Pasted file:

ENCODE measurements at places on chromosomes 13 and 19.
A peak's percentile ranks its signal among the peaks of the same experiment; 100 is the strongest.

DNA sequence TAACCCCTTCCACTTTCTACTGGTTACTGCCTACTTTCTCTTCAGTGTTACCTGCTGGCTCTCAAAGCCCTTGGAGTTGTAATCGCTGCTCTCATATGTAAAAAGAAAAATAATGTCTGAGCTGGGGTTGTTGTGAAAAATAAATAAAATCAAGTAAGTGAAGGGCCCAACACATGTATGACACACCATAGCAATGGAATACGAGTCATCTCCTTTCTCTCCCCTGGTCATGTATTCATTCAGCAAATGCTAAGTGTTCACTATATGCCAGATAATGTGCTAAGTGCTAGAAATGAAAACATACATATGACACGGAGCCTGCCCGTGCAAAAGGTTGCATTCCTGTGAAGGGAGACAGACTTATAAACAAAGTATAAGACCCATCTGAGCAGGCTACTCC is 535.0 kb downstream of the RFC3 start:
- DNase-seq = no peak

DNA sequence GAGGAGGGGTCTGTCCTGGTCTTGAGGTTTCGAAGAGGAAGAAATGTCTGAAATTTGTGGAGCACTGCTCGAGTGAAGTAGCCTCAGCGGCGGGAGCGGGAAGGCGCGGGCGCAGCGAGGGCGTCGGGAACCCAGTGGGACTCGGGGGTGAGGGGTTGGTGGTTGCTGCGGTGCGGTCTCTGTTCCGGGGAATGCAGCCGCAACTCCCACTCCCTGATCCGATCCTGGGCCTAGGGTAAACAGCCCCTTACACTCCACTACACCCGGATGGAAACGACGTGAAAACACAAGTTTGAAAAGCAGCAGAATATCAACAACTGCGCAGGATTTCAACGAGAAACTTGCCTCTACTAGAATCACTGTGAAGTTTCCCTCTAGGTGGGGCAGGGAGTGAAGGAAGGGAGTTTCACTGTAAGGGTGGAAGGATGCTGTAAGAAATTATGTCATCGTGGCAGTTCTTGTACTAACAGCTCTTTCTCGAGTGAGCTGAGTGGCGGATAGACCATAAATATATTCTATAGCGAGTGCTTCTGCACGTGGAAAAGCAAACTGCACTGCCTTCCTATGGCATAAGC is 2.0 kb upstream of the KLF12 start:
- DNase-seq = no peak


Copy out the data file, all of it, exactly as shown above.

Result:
ENCODE measurements at places on chromosomes 13 and 19.
A peak's percentile ranks its signal among the peaks of the same experiment; 100 is the strongest.

DNA sequence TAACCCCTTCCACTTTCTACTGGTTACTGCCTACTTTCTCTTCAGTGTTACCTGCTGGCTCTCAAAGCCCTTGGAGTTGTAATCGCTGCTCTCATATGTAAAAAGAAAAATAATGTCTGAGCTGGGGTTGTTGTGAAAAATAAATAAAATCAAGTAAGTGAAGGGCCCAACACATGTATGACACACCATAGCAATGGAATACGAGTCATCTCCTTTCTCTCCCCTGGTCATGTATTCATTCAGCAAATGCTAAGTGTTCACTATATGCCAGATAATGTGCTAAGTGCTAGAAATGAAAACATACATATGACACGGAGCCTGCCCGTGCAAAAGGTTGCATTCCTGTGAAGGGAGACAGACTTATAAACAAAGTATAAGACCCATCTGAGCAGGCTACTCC is 535.0 kb downstream of the RFC3 start:
- DNase-seq = no peak

DNA sequence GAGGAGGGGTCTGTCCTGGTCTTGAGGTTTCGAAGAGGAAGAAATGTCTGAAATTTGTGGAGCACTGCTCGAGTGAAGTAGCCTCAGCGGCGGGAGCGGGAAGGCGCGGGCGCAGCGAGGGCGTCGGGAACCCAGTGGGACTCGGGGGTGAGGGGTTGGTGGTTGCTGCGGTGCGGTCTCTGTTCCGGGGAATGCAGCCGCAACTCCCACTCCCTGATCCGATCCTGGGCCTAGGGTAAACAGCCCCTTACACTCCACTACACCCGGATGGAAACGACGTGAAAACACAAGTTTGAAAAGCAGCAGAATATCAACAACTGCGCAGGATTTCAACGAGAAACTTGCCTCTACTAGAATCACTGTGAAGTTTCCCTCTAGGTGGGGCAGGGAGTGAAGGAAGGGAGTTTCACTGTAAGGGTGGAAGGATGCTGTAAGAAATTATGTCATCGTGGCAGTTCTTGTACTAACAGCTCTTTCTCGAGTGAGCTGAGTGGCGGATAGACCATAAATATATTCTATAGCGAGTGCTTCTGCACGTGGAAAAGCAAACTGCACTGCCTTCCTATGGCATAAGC is 2.0 kb upstream of the KLF12 start:
- DNase-seq = no peak